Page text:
The Big Island of Hawaii has become a ghost town because of the volcano, Kilauea. The volcano has been spewing lava for the past several weeks, resulting in several fissures opening up throughout the island. The lava has covered over 116 acres and has destroyed 36 structures. Kilauea has been erupting continuously since 1983.

1. These eruptions are being heavily monitored

Hawaii’s volcanoes are built up by a continuous flow of lava. These volcanoes are known as effusive versus explosive, meaning they don’t erupt like an uncontrolled fire hydrant.

The Hawaiian volcanoes are classified as “shield” volcanoes because of their sloping profile which has been built by a flow of lava.

Most volcanoes have become impossible to forecast but the slow-moving volcanoes in Hawaii are some of the easiest to study. The Hawaiian Volcanic Observatory uses a variety of instruments to monitor and predict Kilauea’s volcanic activity. They use Global Positioning Systems and other satellite-based technology to map ground deformations. These and other technology help track the lava movement underground and help map out where it might erupt through the surface.

2. Kilauea is not alone

The HVO has said that every inch of the Island of Hawaii was a lava flow at one time or another.

Five volcanoes created the island and only one is considered extinct. Mauna Kea is categorized as dormant because it has not erupted in the last 200 years; however, it still could in the future. The other volcanoes including Mauna Loa, Hualalai and Kilauea are all active.

3. They had warning signs

Kilauea’s activity was focused at two spots: the summit’s crater and at the PuuOo vent.

Scientists began to take notice at the end of April when the lava lake began to rise and spill into Halemumau. On April 30, the lake suddenly drained. Similar occurrences took place at PuuOo.

Just hours later seismometers began detecting hundreds of earthquakes heading towards neighborhoods causing Hawaii officials to organize evacuation centers.

Then on May 3, Hawaii was hit with a 5.0 earthquake which caused a small pink plume of ash to rise from PuuOo. At the end of the day, a 500-foot fissure opened up at the Leilani Estates, creating serious lava fountains and a massive evacuation of multiple subdivisions. Since the first fissure, 14 others have opened up and were spewing sulfur gas and lava.

4. It’s not just lava you have to worry about

Eruption temperatures can be as high as 2,000 degrees Fahrenheit, hot enough to destroy homes and forests.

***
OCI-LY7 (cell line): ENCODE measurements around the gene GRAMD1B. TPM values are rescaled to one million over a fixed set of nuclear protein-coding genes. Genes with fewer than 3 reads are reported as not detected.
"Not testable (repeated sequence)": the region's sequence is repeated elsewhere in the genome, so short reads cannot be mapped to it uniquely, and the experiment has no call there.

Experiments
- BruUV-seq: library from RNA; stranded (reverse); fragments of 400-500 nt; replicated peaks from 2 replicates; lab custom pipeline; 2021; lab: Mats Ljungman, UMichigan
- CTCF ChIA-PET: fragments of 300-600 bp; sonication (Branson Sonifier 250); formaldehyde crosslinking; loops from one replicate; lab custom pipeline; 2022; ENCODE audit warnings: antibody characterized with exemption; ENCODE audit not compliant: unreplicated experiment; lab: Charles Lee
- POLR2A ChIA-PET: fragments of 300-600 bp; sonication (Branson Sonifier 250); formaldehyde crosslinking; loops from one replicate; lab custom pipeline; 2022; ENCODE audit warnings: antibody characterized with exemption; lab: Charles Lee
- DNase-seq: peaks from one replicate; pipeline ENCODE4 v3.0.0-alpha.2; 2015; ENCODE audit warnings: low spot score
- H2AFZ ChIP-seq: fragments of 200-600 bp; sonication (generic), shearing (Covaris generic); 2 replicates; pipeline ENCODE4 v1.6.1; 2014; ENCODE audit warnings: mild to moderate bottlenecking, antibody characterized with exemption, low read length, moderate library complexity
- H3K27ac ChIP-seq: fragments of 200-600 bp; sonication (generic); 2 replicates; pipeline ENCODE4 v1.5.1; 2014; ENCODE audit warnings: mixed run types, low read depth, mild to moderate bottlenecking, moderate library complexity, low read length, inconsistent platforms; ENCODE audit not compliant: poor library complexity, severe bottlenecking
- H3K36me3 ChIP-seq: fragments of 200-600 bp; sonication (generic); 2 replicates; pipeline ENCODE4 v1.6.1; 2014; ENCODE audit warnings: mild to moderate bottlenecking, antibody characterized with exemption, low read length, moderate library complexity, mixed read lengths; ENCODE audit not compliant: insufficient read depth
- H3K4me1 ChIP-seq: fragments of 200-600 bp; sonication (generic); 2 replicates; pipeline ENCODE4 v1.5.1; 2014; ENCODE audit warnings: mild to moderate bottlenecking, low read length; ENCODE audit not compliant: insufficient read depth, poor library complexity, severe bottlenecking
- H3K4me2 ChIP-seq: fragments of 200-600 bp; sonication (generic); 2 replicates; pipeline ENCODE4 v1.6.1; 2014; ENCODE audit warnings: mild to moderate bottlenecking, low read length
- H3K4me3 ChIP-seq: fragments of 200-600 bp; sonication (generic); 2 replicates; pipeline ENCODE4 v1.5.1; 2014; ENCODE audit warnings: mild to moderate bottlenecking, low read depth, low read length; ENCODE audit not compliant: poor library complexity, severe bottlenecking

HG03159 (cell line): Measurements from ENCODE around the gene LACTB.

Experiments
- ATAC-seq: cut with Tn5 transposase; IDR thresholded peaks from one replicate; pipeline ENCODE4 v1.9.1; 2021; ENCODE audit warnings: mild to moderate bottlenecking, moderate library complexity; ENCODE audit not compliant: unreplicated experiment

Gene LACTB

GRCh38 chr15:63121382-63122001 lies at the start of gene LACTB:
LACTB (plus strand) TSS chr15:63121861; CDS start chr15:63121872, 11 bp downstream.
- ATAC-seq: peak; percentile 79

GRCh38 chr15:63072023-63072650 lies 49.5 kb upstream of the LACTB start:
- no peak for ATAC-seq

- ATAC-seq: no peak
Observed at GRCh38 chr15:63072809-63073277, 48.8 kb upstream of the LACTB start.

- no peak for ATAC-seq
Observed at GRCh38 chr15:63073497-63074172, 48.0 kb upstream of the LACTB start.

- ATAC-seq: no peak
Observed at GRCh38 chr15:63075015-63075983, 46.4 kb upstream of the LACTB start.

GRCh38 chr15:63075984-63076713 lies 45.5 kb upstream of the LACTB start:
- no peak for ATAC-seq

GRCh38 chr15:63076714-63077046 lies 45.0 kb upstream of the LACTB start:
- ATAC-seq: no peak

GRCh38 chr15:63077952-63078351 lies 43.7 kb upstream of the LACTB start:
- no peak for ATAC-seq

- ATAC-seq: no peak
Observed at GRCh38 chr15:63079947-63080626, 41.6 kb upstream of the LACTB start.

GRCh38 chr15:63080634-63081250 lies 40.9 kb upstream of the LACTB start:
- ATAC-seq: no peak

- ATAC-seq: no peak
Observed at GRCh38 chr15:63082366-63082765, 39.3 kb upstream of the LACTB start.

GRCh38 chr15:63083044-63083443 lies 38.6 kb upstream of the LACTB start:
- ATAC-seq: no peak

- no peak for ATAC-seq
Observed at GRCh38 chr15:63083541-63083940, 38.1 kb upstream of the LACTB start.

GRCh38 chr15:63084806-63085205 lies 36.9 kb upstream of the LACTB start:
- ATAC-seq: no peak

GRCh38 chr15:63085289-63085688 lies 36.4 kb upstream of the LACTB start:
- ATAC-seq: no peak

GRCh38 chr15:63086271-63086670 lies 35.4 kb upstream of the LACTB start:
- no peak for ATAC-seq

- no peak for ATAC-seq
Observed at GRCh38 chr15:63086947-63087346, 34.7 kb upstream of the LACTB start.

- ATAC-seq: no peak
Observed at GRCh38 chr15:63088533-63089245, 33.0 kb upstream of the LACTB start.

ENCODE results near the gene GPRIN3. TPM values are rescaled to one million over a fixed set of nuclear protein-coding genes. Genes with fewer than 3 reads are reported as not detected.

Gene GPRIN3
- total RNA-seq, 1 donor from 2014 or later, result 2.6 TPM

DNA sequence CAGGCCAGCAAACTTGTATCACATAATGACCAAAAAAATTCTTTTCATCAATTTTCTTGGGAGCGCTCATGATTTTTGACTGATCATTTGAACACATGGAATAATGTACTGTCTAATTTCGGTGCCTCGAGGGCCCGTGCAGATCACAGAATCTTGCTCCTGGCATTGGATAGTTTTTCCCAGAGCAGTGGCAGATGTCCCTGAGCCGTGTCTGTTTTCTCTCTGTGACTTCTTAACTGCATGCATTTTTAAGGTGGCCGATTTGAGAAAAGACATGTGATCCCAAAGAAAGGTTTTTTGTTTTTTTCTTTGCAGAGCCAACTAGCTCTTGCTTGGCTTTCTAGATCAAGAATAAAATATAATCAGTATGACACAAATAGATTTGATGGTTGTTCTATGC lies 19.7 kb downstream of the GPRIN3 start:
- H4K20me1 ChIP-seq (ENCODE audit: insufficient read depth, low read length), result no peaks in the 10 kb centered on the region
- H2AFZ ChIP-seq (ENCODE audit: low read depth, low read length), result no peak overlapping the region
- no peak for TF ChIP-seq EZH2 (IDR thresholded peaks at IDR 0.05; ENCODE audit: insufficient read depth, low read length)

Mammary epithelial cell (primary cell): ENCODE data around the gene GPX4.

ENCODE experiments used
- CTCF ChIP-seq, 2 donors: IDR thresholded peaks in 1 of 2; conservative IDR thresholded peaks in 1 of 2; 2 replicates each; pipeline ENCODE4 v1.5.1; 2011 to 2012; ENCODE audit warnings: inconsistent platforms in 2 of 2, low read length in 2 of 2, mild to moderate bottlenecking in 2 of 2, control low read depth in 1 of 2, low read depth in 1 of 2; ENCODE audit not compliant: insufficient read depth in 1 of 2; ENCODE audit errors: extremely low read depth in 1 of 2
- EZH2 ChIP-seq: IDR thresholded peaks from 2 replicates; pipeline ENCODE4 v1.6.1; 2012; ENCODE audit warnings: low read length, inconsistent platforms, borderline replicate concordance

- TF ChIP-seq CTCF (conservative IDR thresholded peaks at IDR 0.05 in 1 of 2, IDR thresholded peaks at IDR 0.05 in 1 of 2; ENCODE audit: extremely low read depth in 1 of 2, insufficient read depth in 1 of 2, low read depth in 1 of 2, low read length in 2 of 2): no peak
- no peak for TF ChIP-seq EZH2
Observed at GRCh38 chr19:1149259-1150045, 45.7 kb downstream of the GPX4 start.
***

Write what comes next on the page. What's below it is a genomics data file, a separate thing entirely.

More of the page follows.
Even if there is no lava headed towards your street, hazardous levels of sulfur dioxide gas can be present up to a half-mile away from the eruption epicenter. Then, you also have to face the threat of earthquakes.

In early May, following a massive number of strong earthquakes, a magnitude 6.9 quake struck the south side of Kilauea. The quake could be felt hundreds of miles away even those in Honolulu felt it. Along with earthquakes, you have to face the possibility of a deadly tsunami. Following these quakes, the Pacific Tsunami Warning Center immediately sent out a statement saying that no tsunami was expected. However, some areas felt strong shaking.

5. There is such a thing as volcano preparedness

Based on the location of past eruption sites, past lava coverage and the current topography of the island, scientists and the US Geological Survey have built a map of Hawaii Island and ranked areas for the threat of lava hazards.

Interestingly enough, Leilani Estates sits right in the middle of an area of the highest threat and last experienced an eruption along its southern boundary in 1955. The volcano known as Kohala which sits on the northwest corner of the island has not erupted for 60,000 years and is located in an area considered to be the least hazardous region.

The map was made to help locals understand the threats they could face at any time and help them make a plan for evacuation before an emergency arises. The HVO shares daily public volcanic updates and the local government issues watches and warnings just like how communities issue flood, tornado, and hurricane warnings. They also recommend residents add a “respiratory mask and goggles” to their emergency preparedness kits, so they can work outside in the volcanic ash.

While these scientists and geologists have all this incredible technology to track and record what the volcano is doing, they still can’t explain what caused Kilauea’s change in activity or when it will stop. HVO continues to issue alerts and they recently said that there could possibly be explosive eruptions at the summit that could include ballistic projectiles weighing a few pounds to even a few tons.